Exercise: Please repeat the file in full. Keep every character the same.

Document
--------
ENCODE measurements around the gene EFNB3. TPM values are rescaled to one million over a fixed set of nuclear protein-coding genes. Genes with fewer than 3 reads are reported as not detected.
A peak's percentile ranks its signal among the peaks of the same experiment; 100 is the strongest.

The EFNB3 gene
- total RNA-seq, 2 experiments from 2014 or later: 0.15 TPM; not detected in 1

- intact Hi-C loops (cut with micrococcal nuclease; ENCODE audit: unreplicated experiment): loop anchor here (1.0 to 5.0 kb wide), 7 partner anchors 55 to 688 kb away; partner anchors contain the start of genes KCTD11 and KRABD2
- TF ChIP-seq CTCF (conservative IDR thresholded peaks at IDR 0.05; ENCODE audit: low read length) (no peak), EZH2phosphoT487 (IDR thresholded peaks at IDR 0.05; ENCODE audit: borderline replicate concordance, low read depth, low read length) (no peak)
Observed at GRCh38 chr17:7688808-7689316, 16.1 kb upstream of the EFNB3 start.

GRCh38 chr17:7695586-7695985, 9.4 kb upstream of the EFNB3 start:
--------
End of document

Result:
ENCODE measurements around the gene EFNB3. TPM values are rescaled to one million over a fixed set of nuclear protein-coding genes. Genes with fewer than 3 reads are reported as not detected.
A peak's percentile ranks its signal among the peaks of the same experiment; 100 is the strongest.

The EFNB3 gene
- total RNA-seq, 2 experiments from 2014 or later: 0.15 TPM; not detected in 1

- intact Hi-C loops (cut with micrococcal nuclease; ENCODE audit: unreplicated experiment): loop anchor here (1.0 to 5.0 kb wide), 7 partner anchors 55 to 688 kb away; partner anchors contain the start of genes KCTD11 and KRABD2
- TF ChIP-seq CTCF (conservative IDR thresholded peaks at IDR 0.05; ENCODE audit: low read length) (no peak), EZH2phosphoT487 (IDR thresholded peaks at IDR 0.05; ENCODE audit: borderline replicate concordance, low read depth, low read length) (no peak)
Observed at GRCh38 chr17:7688808-7689316, 16.1 kb upstream of the EFNB3 start.

GRCh38 chr17:7695586-7695985, 9.4 kb upstream of the EFNB3 start: